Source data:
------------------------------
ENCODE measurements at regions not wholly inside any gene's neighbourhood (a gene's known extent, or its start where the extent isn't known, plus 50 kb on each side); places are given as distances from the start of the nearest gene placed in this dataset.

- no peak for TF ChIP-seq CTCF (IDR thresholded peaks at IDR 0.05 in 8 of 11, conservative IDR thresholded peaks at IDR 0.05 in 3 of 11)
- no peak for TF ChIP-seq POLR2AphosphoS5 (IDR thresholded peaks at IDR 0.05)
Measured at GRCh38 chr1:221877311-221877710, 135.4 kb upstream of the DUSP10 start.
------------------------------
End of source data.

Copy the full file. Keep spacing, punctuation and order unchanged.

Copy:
ENCODE measurements at regions not wholly inside any gene's neighbourhood (a gene's known extent, or its start where the extent isn't known, plus 50 kb on each side); places are given as distances from the start of the nearest gene placed in this dataset.

- no peak for TF ChIP-seq CTCF (IDR thresholded peaks at IDR 0.05 in 8 of 11, conservative IDR thresholded peaks at IDR 0.05 in 3 of 11)
- no peak for TF ChIP-seq POLR2AphosphoS5 (IDR thresholded peaks at IDR 0.05)
Measured at GRCh38 chr1:221877311-221877710, 135.4 kb upstream of the DUSP10 start.